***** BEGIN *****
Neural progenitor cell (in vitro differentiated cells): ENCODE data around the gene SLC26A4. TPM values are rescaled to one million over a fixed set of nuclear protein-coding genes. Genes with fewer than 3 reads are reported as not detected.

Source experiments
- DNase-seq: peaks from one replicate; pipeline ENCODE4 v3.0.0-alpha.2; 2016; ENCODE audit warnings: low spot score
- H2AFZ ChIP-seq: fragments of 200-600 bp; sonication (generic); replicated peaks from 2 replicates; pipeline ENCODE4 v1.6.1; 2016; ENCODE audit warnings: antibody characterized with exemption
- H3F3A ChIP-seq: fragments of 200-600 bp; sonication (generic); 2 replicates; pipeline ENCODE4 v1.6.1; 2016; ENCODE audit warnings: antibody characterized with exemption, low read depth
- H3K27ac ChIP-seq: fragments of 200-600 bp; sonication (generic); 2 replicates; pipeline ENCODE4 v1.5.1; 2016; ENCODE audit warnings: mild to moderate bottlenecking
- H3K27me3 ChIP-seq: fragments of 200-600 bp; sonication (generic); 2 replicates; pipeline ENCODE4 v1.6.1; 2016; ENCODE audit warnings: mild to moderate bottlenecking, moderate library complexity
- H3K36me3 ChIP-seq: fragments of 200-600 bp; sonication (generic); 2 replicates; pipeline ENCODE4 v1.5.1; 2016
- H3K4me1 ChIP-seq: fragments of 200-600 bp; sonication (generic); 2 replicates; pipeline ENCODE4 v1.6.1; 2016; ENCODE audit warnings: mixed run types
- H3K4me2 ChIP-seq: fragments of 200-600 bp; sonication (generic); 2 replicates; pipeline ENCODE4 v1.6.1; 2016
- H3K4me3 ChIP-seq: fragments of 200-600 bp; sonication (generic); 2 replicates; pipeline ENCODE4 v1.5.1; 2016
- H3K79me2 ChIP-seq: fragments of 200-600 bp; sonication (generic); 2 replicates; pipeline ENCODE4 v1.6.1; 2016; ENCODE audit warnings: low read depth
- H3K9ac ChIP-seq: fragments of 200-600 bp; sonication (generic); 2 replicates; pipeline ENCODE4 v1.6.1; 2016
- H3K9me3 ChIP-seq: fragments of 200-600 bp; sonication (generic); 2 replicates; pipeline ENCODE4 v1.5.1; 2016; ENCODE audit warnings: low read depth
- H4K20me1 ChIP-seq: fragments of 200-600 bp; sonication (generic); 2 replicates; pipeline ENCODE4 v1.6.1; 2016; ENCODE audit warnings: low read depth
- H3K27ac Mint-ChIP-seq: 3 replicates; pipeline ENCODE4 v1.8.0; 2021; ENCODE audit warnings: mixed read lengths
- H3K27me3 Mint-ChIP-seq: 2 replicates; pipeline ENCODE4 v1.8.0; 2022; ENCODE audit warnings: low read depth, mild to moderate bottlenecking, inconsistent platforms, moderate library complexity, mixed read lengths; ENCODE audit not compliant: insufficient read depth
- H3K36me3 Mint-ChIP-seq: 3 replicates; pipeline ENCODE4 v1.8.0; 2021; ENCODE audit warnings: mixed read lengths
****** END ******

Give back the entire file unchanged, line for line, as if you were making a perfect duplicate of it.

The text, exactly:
Neural progenitor cell (in vitro differentiated cells): ENCODE data around the gene SLC26A4. TPM values are rescaled to one million over a fixed set of nuclear protein-coding genes. Genes with fewer than 3 reads are reported as not detected.

Source experiments
- DNase-seq: peaks from one replicate; pipeline ENCODE4 v3.0.0-alpha.2; 2016; ENCODE audit warnings: low spot score
- H2AFZ ChIP-seq: fragments of 200-600 bp; sonication (generic); replicated peaks from 2 replicates; pipeline ENCODE4 v1.6.1; 2016; ENCODE audit warnings: antibody characterized with exemption
- H3F3A ChIP-seq: fragments of 200-600 bp; sonication (generic); 2 replicates; pipeline ENCODE4 v1.6.1; 2016; ENCODE audit warnings: antibody characterized with exemption, low read depth
- H3K27ac ChIP-seq: fragments of 200-600 bp; sonication (generic); 2 replicates; pipeline ENCODE4 v1.5.1; 2016; ENCODE audit warnings: mild to moderate bottlenecking
- H3K27me3 ChIP-seq: fragments of 200-600 bp; sonication (generic); 2 replicates; pipeline ENCODE4 v1.6.1; 2016; ENCODE audit warnings: mild to moderate bottlenecking, moderate library complexity
- H3K36me3 ChIP-seq: fragments of 200-600 bp; sonication (generic); 2 replicates; pipeline ENCODE4 v1.5.1; 2016
- H3K4me1 ChIP-seq: fragments of 200-600 bp; sonication (generic); 2 replicates; pipeline ENCODE4 v1.6.1; 2016; ENCODE audit warnings: mixed run types
- H3K4me2 ChIP-seq: fragments of 200-600 bp; sonication (generic); 2 replicates; pipeline ENCODE4 v1.6.1; 2016
- H3K4me3 ChIP-seq: fragments of 200-600 bp; sonication (generic); 2 replicates; pipeline ENCODE4 v1.5.1; 2016
- H3K79me2 ChIP-seq: fragments of 200-600 bp; sonication (generic); 2 replicates; pipeline ENCODE4 v1.6.1; 2016; ENCODE audit warnings: low read depth
- H3K9ac ChIP-seq: fragments of 200-600 bp; sonication (generic); 2 replicates; pipeline ENCODE4 v1.6.1; 2016
- H3K9me3 ChIP-seq: fragments of 200-600 bp; sonication (generic); 2 replicates; pipeline ENCODE4 v1.5.1; 2016; ENCODE audit warnings: low read depth
- H4K20me1 ChIP-seq: fragments of 200-600 bp; sonication (generic); 2 replicates; pipeline ENCODE4 v1.6.1; 2016; ENCODE audit warnings: low read depth
- H3K27ac Mint-ChIP-seq: 3 replicates; pipeline ENCODE4 v1.8.0; 2021; ENCODE audit warnings: mixed read lengths
- H3K27me3 Mint-ChIP-seq: 2 replicates; pipeline ENCODE4 v1.8.0; 2022; ENCODE audit warnings: low read depth, mild to moderate bottlenecking, inconsistent platforms, moderate library complexity, mixed read lengths; ENCODE audit not compliant: insufficient read depth
- H3K36me3 Mint-ChIP-seq: 3 replicates; pipeline ENCODE4 v1.8.0; 2021; ENCODE audit warnings: mixed read lengths